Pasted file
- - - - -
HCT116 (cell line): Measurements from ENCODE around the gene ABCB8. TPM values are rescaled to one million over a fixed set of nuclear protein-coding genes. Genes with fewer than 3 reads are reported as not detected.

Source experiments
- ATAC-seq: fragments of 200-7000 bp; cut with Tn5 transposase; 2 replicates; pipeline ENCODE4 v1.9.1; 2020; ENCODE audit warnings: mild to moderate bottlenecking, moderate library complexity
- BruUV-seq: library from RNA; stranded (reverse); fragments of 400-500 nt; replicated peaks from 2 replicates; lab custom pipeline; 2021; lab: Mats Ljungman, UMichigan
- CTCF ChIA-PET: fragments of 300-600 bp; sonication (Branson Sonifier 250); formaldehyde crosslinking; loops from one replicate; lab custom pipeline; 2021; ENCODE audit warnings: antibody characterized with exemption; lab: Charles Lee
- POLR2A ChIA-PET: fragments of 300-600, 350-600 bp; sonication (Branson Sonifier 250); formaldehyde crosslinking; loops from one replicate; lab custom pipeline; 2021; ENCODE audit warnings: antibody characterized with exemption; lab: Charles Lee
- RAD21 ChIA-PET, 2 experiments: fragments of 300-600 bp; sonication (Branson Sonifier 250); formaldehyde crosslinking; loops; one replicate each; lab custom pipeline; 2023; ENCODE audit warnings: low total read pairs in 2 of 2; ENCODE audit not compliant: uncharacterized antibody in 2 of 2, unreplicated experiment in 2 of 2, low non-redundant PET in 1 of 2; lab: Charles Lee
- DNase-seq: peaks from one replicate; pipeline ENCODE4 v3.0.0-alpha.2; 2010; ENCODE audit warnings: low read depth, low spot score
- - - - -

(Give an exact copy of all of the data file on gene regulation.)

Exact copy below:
HCT116 (cell line): Measurements from ENCODE around the gene ABCB8. TPM values are rescaled to one million over a fixed set of nuclear protein-coding genes. Genes with fewer than 3 reads are reported as not detected.

Source experiments
- ATAC-seq: fragments of 200-7000 bp; cut with Tn5 transposase; 2 replicates; pipeline ENCODE4 v1.9.1; 2020; ENCODE audit warnings: mild to moderate bottlenecking, moderate library complexity
- BruUV-seq: library from RNA; stranded (reverse); fragments of 400-500 nt; replicated peaks from 2 replicates; lab custom pipeline; 2021; lab: Mats Ljungman, UMichigan
- CTCF ChIA-PET: fragments of 300-600 bp; sonication (Branson Sonifier 250); formaldehyde crosslinking; loops from one replicate; lab custom pipeline; 2021; ENCODE audit warnings: antibody characterized with exemption; lab: Charles Lee
- POLR2A ChIA-PET: fragments of 300-600, 350-600 bp; sonication (Branson Sonifier 250); formaldehyde crosslinking; loops from one replicate; lab custom pipeline; 2021; ENCODE audit warnings: antibody characterized with exemption; lab: Charles Lee
- RAD21 ChIA-PET, 2 experiments: fragments of 300-600 bp; sonication (Branson Sonifier 250); formaldehyde crosslinking; loops; one replicate each; lab custom pipeline; 2023; ENCODE audit warnings: low total read pairs in 2 of 2; ENCODE audit not compliant: uncharacterized antibody in 2 of 2, unreplicated experiment in 2 of 2, low non-redundant PET in 1 of 2; lab: Charles Lee
- DNase-seq: peaks from one replicate; pipeline ENCODE4 v3.0.0-alpha.2; 2010; ENCODE audit warnings: low read depth, low spot score